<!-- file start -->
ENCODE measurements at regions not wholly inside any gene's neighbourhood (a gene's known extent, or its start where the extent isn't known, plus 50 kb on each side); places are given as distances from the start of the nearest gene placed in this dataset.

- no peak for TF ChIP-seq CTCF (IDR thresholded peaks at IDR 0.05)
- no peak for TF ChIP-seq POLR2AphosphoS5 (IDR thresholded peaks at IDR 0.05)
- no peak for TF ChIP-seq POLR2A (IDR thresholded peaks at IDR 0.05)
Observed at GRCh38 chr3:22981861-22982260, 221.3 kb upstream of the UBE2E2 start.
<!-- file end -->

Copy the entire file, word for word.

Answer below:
ENCODE measurements at regions not wholly inside any gene's neighbourhood (a gene's known extent, or its start where the extent isn't known, plus 50 kb on each side); places are given as distances from the start of the nearest gene placed in this dataset.

- no peak for TF ChIP-seq CTCF (IDR thresholded peaks at IDR 0.05)
- no peak for TF ChIP-seq POLR2AphosphoS5 (IDR thresholded peaks at IDR 0.05)
- no peak for TF ChIP-seq POLR2A (IDR thresholded peaks at IDR 0.05)
Observed at GRCh38 chr3:22981861-22982260, 221.3 kb upstream of the UBE2E2 start.